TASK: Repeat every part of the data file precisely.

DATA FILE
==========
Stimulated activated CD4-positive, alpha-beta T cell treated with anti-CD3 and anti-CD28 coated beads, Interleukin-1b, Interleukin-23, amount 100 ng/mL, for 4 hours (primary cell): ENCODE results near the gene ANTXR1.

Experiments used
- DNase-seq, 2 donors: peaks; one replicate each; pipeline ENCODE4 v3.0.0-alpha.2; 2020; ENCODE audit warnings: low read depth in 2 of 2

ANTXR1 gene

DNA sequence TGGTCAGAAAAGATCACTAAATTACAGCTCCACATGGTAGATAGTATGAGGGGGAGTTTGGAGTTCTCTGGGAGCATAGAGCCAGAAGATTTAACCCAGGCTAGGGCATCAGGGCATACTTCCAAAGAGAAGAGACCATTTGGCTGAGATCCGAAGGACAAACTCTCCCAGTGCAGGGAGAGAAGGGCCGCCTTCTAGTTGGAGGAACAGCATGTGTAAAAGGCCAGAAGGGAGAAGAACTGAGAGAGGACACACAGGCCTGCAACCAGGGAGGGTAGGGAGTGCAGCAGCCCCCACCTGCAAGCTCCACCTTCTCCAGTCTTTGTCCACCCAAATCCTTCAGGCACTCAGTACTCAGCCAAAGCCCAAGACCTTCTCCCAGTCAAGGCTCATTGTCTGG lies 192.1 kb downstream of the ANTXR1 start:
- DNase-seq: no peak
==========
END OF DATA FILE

Stimulated activated CD4-positive, alpha-beta T cell treated with anti-CD3 and anti-CD28 coated beads, Interleukin-1b, Interleukin-23, amount 100 ng/mL, for 4 hours (primary cell): ENCODE results near the gene ANTXR1.

Experiments used
- DNase-seq, 2 donors: peaks; one replicate each; pipeline ENCODE4 v3.0.0-alpha.2; 2020; ENCODE audit warnings: low read depth in 2 of 2

ANTXR1 gene

DNA sequence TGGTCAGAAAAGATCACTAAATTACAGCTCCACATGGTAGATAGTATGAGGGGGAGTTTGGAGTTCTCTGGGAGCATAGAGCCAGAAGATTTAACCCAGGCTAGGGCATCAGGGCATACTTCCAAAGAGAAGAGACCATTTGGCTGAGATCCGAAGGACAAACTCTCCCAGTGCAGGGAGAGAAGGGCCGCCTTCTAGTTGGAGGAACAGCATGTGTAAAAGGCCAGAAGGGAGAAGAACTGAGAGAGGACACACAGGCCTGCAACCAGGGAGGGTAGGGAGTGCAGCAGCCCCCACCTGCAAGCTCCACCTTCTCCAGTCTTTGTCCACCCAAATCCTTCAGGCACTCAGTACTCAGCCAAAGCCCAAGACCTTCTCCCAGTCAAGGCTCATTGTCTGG lies 192.1 kb downstream of the ANTXR1 start:
- DNase-seq: no peak